A Book Review: Cheaper by the Dozen

4:13:00 PM


Reading was a habit inculcated in me from a very young age. Not only were my parents encouraging, but my sister was an avid reader herself, and she introduced me to some of the most wonderful books. On my 14th birthday, she gave me a book called Cheaper by the Dozen. It had a picture of some kids in a buggy on the front, and the following summary on the back :

'The reason why Dad had so many children - there were twelve of them - was that he was convinced anything he and Mother teamed up on was sure to be a success...'

I took it up the next day, and was hooked in under five minutes. Since then, I have read this book countless times. And even though I know the entire narrative now, I still split my sides at the outrageously funny incidents outlined here.

Dad, Frank Bunker Gilbreth and Mother, Lillian Moller Gilbreth raised twelve children over seventeen years before Dad passed away in 1924. Both Dad and Mother were pioneers of time and motion study, and they believed that any process that works in a factory should work in the house and vice-versa.The Gilbreth home was a picture of efficiency and regimentation, with charts to monitor brushing of teeth, taking baths, height, weight and with each older child being in charge of a younger child. Dad was a born teacher, and the book tells us of many of his innovative and interesting teaching techniques. Dad would frequently use the line: 'Do my Irishmen come cheaper by the dozen?' (Hence the Title). Dad had the knack of looking at a person and guessing his nationality. He would then substitute the appropriate nationality into his question.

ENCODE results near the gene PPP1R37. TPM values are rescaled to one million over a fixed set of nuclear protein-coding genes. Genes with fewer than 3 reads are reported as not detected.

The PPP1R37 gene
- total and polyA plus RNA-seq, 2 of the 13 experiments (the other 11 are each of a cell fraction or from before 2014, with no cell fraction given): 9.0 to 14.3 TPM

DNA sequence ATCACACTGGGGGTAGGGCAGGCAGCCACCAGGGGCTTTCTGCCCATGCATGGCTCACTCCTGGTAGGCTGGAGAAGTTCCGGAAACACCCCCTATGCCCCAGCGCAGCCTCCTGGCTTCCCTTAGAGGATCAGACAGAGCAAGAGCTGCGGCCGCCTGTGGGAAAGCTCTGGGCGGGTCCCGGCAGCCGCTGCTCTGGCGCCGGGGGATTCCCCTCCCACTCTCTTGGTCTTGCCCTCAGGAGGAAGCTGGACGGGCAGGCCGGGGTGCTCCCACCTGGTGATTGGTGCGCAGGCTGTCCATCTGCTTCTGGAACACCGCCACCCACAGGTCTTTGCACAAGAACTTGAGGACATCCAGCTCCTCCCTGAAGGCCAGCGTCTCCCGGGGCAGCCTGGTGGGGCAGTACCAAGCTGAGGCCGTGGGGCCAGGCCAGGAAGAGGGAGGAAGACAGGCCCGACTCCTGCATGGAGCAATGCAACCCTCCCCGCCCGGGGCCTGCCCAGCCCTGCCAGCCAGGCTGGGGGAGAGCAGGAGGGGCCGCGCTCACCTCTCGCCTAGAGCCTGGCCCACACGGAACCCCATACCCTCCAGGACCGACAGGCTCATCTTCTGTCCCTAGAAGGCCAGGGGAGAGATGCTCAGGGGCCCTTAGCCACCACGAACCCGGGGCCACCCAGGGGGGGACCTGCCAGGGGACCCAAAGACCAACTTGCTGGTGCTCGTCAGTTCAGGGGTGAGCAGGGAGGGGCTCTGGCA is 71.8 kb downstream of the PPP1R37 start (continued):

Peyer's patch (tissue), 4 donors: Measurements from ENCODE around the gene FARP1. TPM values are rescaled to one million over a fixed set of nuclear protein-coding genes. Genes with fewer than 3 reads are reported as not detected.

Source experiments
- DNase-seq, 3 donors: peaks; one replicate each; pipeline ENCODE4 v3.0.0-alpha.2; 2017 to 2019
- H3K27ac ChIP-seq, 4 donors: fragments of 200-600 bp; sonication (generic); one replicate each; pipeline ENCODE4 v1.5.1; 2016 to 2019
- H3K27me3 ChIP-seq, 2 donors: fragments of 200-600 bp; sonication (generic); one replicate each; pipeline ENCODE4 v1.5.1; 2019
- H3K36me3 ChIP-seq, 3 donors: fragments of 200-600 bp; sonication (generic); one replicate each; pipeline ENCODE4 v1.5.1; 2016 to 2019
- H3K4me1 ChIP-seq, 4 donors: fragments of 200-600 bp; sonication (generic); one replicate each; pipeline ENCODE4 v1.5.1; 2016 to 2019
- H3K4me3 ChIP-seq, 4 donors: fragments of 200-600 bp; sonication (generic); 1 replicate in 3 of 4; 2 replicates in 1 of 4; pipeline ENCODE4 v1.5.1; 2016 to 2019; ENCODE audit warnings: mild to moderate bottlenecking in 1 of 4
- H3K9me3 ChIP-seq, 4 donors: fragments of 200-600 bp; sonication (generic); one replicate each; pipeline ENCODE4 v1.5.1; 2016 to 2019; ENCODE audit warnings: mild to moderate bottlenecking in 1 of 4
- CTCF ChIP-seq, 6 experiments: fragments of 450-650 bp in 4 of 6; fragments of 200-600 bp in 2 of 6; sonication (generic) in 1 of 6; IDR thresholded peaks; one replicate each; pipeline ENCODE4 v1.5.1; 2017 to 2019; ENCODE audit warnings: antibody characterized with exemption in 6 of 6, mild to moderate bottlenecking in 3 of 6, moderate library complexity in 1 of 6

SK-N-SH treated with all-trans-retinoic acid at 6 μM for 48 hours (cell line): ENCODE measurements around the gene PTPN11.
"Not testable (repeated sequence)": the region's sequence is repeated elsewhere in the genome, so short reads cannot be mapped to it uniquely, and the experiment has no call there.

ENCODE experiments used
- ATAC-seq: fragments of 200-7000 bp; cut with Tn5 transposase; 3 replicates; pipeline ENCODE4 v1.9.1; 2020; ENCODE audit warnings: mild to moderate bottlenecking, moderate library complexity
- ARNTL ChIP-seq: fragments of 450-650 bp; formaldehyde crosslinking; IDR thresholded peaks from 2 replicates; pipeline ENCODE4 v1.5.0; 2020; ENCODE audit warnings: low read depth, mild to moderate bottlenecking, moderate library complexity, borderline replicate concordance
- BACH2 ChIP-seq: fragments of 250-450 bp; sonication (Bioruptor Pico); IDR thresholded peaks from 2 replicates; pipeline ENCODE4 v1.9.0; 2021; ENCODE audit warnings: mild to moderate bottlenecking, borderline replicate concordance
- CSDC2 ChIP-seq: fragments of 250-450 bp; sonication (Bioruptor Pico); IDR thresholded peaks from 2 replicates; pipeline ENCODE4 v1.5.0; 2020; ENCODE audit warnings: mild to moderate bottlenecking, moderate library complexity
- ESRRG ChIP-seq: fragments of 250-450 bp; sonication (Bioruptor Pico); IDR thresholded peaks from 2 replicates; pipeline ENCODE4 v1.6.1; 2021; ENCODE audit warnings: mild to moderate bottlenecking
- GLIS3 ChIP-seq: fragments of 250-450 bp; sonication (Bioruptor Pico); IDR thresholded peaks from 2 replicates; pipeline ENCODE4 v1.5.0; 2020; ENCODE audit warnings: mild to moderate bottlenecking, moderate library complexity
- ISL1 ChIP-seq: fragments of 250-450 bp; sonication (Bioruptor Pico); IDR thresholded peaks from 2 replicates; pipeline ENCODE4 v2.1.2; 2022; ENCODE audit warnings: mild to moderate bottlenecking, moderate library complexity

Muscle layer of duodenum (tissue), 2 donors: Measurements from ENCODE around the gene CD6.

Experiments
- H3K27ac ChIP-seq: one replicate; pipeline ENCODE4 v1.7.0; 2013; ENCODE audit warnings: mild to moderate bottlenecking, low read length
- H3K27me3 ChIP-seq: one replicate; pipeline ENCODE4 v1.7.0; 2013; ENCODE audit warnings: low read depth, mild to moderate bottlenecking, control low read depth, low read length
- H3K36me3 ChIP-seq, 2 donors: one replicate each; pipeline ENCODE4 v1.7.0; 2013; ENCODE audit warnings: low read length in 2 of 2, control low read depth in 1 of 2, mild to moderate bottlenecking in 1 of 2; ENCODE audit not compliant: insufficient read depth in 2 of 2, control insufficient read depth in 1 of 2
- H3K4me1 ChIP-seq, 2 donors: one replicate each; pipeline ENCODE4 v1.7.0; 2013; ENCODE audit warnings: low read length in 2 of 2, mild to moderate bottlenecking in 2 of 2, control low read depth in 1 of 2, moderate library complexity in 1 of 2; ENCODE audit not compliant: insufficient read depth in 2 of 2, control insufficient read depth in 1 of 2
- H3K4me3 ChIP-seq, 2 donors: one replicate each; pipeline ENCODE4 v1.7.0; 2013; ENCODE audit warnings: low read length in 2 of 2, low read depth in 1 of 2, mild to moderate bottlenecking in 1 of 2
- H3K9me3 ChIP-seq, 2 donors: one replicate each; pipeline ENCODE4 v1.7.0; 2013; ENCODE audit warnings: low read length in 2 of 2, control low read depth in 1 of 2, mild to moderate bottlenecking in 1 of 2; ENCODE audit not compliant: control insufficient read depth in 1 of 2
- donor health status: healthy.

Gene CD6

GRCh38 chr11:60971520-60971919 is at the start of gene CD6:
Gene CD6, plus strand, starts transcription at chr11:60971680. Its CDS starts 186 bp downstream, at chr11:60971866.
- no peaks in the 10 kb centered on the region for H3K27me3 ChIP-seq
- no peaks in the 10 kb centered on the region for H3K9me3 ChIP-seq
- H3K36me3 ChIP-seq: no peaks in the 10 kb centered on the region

Each incident brings to light new sides of Dad and Mother. Dad was the planner, the motion-study expert, and Mother was the psychologist, the one who settled all the fights. Dad was a natural teacher and Mother was a natural story teller. The book is dedicated:

'To DAD, who only reared twelve children, and To MOTHER, who reared twelve only children'.

Cheaper by the Dozen is an enchanting window into childhood, a story of order in terrific chaos, often transporting us back to our own childhood, and often making us wish that we too were a part of this big rambling family. Personally, this is easily among the Top 5 books I have ever read. I find myself laughing along with it, and a feeling on contentment steals over me. I strongly recommend this book to all book-lovers, to all parents, and to anyone who wants a good laugh and some cheering up! Cheaper by the Dozen was followed up by 'Belles on Their Toes', which continued the Gilbreth family saga. This is what I'm gifting myself on my birthday this year. So many years after I first read Cheaper by the Dozen, I'm eagerly awaiting another round of Gilbreth family fun!

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